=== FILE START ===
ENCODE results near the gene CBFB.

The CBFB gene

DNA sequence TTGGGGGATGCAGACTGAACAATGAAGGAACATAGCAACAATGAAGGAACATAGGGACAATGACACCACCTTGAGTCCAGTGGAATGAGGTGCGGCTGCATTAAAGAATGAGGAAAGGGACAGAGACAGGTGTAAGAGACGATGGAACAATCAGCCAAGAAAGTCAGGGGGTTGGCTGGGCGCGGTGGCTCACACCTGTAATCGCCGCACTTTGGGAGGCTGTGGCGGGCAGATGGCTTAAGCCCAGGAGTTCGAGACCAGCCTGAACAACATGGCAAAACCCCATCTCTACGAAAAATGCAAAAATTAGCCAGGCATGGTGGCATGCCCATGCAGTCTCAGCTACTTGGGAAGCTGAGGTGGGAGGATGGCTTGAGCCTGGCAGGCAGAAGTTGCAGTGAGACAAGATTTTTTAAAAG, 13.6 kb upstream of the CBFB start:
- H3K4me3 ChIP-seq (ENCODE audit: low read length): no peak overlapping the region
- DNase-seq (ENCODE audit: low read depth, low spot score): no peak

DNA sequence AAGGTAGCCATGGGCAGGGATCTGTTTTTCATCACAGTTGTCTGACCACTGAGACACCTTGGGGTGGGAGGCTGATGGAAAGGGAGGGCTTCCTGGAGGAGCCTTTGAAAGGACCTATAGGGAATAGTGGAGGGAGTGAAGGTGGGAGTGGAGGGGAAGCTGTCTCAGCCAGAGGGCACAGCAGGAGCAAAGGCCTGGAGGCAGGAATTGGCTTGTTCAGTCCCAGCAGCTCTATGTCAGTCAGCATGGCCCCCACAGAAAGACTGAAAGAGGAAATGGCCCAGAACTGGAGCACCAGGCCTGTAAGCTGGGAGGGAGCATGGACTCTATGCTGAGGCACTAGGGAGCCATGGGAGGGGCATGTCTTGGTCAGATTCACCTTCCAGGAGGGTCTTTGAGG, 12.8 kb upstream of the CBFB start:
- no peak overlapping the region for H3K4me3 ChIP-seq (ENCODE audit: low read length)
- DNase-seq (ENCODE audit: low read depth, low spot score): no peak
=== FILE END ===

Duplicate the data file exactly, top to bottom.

ENCODE results near the gene CBFB.

The CBFB gene

DNA sequence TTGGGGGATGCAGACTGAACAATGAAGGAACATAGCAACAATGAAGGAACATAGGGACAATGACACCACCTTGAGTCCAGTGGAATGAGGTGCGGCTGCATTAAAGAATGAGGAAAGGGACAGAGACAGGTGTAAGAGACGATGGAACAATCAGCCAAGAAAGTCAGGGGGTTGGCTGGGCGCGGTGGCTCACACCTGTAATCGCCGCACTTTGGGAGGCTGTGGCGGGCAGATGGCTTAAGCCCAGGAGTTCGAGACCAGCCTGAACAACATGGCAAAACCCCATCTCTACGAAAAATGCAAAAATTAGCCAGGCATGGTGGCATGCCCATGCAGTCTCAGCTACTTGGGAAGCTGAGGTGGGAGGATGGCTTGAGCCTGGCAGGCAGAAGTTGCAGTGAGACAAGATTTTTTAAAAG, 13.6 kb upstream of the CBFB start:
- H3K4me3 ChIP-seq (ENCODE audit: low read length): no peak overlapping the region
- DNase-seq (ENCODE audit: low read depth, low spot score): no peak

DNA sequence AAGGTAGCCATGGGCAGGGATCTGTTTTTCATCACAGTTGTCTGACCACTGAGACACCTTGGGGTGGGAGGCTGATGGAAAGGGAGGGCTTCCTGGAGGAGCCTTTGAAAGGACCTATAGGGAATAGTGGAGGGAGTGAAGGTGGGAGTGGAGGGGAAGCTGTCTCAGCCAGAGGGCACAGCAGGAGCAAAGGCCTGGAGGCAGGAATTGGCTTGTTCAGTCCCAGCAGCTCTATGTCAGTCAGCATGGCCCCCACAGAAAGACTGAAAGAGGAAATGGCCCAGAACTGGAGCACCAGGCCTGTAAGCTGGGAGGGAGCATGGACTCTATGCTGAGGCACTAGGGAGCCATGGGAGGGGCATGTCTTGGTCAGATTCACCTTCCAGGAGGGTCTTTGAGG, 12.8 kb upstream of the CBFB start:
- no peak overlapping the region for H3K4me3 ChIP-seq (ENCODE audit: low read length)
- DNase-seq (ENCODE audit: low read depth, low spot score): no peak